By Namwano Sichende

There is something about care that makes a difference. Something about paying attention to the little things and having a genuine interest, particularly in people, that makes this world somewhat bearable. Genuine interest is an act that can only be tried and tested to be true by those that know you on a soul level. It is something actively shown, not something merely said.

There is a famous quote by one John Done that states, “No man is an island”. It is an expression used to explain that self-sufficiency doesn’t quite cut it for any human in life. That everybody needs somebody. That everybody needs community in order to thrive. American actor Ron Cephas Jones, in his role as William, in the hit series ‘This is Us’ mentioned a rather profound statement about community. He says, “Community, it’s a strange word on its own, a word not as warm as family. But that’s okay because we have each other. We have this place, and that’s not nothing, that’s not nothing at all.”

Community on the ground is a gift not many are accorded yet have a deep longing for. We have an ache to feel loved and cared for, more so at our worst. Though we may refrain from vocally articulating it and inwardly accepting it, at our most vulnerable core is the desire to have people that will walk with us, hand in hand, side by side through the good, the bad and the downright ugly. Perhaps the issue is not the need, but how we go about meeting the need, given that each one of us, one way or another, is searching for acceptance, companionship or belonging.

There is an ideology that I believe needs to be clarified when it comes to building and engaging in community. The idea that our plights can or will be solved only through private interactions with God is a fallacy. It is not to say that taking time out to seek the face of God is unnecessary. The word of God actually compels us in Ephesians 6:18 to “pray at all times and with all kinds of prayers.” But equally as important is the aspect of accountability from a cloud of witnesses to God’s provision and His mighty work. As is mentioned in the Message version that we ought to “stoop down and reach out to those who are oppressed. Share their burdens, and so complete Christ’s law. If you think you are too good for that, you are badly deceived.” (Galatians 6:1-3)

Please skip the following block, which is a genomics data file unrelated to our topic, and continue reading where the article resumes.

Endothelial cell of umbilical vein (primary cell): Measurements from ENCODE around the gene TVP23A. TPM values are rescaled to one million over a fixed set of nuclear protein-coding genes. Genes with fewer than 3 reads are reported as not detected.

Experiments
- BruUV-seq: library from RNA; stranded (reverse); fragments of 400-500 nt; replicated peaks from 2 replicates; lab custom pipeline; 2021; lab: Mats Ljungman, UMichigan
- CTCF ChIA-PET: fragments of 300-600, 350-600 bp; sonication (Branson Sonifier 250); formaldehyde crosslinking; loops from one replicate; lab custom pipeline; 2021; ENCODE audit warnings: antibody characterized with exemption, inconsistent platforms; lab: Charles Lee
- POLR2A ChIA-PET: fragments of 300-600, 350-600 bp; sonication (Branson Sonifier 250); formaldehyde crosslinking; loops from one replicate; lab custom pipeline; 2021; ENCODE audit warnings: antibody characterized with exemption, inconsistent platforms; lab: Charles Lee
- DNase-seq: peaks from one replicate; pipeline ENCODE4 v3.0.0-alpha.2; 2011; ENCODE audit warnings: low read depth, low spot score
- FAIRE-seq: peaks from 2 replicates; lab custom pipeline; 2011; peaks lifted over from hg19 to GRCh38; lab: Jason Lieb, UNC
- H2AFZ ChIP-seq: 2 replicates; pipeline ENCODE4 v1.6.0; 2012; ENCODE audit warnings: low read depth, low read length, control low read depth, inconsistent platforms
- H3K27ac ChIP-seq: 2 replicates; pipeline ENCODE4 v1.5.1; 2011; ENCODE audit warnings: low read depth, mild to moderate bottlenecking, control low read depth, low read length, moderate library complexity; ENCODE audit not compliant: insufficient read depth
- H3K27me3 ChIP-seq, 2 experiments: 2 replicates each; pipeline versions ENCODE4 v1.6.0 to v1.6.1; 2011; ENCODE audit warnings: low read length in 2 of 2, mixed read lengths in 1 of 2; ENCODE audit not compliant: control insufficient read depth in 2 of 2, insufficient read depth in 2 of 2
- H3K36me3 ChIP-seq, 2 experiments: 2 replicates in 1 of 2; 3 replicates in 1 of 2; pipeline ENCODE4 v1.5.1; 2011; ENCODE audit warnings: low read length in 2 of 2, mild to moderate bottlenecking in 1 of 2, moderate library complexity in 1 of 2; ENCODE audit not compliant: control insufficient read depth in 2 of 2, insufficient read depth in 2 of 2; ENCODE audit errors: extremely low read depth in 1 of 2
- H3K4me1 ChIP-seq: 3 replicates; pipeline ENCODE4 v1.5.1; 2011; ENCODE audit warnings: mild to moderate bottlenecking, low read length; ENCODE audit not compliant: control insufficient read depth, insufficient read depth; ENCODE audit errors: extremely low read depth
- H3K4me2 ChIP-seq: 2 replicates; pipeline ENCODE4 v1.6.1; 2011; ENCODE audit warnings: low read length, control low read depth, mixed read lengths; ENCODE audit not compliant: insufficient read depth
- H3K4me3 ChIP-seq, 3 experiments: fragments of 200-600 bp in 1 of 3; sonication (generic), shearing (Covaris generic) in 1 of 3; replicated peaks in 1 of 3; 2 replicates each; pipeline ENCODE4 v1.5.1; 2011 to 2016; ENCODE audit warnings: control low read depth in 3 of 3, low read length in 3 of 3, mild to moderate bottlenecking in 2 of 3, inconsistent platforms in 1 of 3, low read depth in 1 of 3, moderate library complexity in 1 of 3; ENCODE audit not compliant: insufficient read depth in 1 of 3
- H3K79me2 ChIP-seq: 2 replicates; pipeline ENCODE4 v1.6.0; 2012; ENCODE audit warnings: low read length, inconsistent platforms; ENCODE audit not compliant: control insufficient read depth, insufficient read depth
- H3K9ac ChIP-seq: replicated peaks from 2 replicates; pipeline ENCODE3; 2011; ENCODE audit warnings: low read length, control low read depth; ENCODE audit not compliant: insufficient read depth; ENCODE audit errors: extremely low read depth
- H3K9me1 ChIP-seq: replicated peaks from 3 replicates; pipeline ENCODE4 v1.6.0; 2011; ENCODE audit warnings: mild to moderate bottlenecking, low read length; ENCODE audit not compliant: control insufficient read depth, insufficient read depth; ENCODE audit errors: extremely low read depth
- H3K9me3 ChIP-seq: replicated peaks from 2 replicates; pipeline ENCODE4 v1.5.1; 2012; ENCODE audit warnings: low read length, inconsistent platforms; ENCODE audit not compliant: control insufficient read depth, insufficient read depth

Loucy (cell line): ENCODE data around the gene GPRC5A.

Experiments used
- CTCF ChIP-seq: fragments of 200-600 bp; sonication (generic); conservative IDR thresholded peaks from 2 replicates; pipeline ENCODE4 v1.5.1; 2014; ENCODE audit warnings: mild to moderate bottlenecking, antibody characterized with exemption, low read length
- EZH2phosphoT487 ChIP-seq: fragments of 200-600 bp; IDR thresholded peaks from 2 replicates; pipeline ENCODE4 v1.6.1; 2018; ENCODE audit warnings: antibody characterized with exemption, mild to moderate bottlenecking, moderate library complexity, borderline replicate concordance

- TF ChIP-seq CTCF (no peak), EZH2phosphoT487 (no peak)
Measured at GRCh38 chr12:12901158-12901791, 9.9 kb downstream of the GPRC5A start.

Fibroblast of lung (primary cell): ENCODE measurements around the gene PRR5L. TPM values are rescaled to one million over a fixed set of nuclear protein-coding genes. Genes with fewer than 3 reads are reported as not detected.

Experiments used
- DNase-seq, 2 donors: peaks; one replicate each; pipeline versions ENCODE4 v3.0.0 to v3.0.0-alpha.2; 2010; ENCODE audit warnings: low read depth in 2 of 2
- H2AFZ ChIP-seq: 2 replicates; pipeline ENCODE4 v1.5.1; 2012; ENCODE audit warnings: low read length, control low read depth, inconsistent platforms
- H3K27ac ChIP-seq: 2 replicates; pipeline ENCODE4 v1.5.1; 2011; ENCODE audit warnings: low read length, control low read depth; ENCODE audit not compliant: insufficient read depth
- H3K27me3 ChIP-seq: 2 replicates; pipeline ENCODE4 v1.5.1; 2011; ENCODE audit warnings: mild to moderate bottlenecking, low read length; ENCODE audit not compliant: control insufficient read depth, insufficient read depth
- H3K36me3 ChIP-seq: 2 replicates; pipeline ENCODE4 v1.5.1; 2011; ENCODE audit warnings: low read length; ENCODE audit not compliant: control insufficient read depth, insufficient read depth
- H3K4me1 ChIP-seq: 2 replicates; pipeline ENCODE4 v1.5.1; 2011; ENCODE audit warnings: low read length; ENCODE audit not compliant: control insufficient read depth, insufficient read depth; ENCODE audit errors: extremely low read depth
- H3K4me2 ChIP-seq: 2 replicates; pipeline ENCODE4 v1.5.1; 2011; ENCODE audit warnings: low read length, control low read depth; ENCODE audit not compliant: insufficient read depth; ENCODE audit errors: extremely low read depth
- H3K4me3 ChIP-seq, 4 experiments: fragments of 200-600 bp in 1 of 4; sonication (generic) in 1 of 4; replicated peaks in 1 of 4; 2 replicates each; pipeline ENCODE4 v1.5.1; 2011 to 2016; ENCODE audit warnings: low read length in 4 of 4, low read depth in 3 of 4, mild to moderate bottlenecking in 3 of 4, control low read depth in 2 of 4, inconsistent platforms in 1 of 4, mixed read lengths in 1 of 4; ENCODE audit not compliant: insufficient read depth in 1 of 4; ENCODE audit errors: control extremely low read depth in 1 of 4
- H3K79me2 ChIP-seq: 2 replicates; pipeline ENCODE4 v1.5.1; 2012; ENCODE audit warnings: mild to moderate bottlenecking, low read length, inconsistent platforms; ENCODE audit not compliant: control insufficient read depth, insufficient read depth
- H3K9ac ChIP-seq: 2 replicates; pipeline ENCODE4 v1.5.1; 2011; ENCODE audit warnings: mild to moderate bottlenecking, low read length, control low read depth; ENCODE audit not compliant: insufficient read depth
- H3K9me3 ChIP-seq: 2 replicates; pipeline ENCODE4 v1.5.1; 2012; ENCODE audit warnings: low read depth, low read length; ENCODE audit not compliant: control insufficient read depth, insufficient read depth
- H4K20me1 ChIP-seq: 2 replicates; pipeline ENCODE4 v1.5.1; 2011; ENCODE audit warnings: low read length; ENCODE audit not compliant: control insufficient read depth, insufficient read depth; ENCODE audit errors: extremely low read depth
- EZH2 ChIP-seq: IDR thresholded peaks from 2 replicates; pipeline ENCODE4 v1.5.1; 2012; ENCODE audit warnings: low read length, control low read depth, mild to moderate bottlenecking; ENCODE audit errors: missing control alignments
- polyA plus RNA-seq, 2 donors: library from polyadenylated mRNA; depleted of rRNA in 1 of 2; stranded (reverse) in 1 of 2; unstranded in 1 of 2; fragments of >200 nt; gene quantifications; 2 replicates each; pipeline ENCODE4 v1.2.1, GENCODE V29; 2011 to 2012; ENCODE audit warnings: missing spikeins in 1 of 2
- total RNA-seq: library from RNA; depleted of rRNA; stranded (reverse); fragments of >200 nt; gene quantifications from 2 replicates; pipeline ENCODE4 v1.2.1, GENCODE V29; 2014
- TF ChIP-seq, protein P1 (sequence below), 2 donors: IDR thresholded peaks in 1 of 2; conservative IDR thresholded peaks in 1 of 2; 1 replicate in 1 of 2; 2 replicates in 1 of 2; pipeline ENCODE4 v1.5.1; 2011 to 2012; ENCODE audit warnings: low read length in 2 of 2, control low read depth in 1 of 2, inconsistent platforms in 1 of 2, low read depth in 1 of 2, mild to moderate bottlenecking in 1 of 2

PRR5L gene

Caring for one another means taking note of what could be better. It means taking note of what could become out of what is. The starting point however is a choice, and that choice is love. Love, as a motivation, is a reminder of who the other person is before walking with them to become it. Seeking out the good often makes room for one to become better and eventually creates the path to being the best or among them. To some, life is somehow endlessly delicious. They have mastered the art of creating lemonade out of the lemons life has served them. Though for others, it may require a selfless version of yourself. An attitude that cultivates generosity without expecting it back. But without community, character cannot be built. And though we may want to be on our own when the world caves us in, we ought to give ourselves permission to be surrounded and upheld by people that will not be quiet when they know we can be better. It is learning to be and surround yourself with a tribe that balances between being firm but tender, patient yet pushing you forward. Within your tribe should be the space to use the most ordinary tools such as calling, listening and sometimes visiting to rescue those you care for from a deadly downward spiral. Community provides feedback. They are our eyes when we cannot see. Our hands and feet when we are too feable to face the world.

So why bother? In order for us to thrive in community, it is for us, to be practical by participating in the miracle we desire through interacting openly in the circles we are in. It will require us to intentionally surround ourselves with one or two people that have gone before us and are where we would want to be. This may mean allowing people to call out the wrong in your life when it’s visible.

It will also require us to be proactive with that which we have. We need to cultivate an attitude of believing that we are enough, and that what God has accorded to us is resourceful. Analyse what you have, remembering, nothing you own is inconsequential. You have time? Create time to make a call, or visit a friend. You have food? Invite people over for a cup of tea or a meal, or take them out. Share even from the little that you have. Inquire of people’s well being beyond the ordinary hello, and seek to genuinely care once you find out how they are really doing.

Many are the hearts that are throbbing healthily today, but what do they beat for? Do they coldly beat for profitable opportunities or are they the selfless type that seek to go the extra mile to make some corners of the world a little less burdensome? Who do you care about and for today? Someone that’s been on your mind lately? Take the time to let them know, show them that you do care about them.

In a world where everyone could care less, be the one that chooses to care more.

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